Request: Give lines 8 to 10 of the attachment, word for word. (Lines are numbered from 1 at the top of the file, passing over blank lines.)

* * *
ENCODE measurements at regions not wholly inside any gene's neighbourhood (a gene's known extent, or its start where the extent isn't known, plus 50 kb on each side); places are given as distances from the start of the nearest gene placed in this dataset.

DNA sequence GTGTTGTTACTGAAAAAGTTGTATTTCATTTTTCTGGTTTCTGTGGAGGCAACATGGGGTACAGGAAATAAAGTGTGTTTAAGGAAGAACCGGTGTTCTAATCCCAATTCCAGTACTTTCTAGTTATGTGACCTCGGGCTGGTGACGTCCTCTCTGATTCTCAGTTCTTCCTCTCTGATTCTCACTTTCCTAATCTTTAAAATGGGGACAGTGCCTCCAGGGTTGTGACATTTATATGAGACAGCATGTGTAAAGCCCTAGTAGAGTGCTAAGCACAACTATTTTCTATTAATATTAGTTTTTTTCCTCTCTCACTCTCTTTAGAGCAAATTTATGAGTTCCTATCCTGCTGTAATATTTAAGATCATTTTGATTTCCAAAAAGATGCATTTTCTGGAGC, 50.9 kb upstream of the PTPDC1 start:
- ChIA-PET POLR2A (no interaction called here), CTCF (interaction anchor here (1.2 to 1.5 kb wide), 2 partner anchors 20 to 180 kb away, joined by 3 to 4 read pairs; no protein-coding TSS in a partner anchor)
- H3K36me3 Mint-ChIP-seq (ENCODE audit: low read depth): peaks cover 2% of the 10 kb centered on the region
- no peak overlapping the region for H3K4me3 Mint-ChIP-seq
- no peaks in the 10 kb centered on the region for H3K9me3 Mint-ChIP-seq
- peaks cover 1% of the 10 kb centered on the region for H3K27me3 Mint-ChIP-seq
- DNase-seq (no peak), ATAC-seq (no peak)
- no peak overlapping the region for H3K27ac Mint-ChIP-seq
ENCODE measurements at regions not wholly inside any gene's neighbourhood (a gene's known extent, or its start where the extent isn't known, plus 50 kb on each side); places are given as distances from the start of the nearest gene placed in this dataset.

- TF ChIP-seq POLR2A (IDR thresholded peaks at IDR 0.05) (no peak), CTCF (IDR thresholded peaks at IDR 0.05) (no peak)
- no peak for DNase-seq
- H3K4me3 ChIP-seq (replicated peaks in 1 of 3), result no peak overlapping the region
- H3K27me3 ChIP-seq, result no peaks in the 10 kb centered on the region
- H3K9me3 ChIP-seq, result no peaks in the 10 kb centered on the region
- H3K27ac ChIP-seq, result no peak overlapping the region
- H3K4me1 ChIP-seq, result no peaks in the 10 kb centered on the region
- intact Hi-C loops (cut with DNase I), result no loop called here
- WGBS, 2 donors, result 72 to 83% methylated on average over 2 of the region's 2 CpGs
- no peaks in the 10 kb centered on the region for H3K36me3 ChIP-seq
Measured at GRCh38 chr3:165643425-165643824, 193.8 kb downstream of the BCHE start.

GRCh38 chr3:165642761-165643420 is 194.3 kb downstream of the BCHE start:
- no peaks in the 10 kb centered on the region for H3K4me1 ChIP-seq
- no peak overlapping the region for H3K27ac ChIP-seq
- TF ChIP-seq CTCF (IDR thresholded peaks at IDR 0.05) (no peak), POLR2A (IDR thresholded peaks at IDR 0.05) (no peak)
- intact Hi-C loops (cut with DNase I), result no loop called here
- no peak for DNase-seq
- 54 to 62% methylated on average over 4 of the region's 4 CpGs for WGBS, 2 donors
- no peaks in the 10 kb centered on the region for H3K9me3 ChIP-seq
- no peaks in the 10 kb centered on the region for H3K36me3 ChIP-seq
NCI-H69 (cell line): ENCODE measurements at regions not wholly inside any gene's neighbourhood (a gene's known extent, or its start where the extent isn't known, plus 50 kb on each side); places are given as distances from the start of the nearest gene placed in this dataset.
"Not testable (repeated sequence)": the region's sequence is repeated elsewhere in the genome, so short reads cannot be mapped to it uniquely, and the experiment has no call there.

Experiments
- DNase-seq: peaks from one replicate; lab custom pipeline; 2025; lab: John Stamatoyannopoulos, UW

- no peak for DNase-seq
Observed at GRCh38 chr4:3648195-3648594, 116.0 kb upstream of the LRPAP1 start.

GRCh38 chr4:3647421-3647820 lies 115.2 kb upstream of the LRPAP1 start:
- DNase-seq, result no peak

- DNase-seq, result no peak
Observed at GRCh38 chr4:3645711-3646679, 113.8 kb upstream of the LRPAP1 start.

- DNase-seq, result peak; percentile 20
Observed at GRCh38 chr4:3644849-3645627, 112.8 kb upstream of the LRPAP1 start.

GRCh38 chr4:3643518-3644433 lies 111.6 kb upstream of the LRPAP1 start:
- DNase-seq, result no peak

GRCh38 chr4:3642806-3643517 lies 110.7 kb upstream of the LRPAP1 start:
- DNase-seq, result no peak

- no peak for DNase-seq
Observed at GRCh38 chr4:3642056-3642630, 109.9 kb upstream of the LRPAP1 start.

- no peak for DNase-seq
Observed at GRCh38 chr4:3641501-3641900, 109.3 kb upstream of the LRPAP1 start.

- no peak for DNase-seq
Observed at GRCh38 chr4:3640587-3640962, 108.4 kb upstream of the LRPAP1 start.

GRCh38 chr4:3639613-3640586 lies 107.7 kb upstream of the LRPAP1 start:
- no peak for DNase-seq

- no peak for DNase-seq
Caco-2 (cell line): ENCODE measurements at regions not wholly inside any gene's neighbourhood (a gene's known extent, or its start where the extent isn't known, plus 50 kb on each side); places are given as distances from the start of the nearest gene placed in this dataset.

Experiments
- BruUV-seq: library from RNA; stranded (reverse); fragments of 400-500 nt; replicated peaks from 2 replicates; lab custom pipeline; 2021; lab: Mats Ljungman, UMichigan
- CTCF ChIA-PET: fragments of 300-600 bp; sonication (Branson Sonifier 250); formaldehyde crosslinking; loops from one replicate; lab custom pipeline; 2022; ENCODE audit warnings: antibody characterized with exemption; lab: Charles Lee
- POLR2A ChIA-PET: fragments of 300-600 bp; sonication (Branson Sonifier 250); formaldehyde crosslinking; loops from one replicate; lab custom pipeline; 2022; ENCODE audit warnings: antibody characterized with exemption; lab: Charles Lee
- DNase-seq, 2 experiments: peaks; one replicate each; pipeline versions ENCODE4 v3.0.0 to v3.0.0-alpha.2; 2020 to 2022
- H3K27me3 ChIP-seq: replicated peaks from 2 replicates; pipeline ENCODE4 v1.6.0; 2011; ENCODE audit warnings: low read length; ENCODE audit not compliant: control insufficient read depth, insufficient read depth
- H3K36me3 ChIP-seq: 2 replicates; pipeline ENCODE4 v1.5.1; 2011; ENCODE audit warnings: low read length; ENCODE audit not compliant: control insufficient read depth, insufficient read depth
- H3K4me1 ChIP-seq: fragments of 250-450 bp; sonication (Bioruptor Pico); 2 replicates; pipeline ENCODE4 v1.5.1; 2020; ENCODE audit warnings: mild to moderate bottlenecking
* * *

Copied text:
- DNase-seq (no peak), ATAC-seq (no peak)
- no peak overlapping the region for H3K27ac Mint-ChIP-seq
ENCODE measurements at regions not wholly inside any gene's neighbourhood (a gene's known extent, or its start where the extent isn't known, plus 50 kb on each side); places are given as distances from the start of the nearest gene placed in this dataset.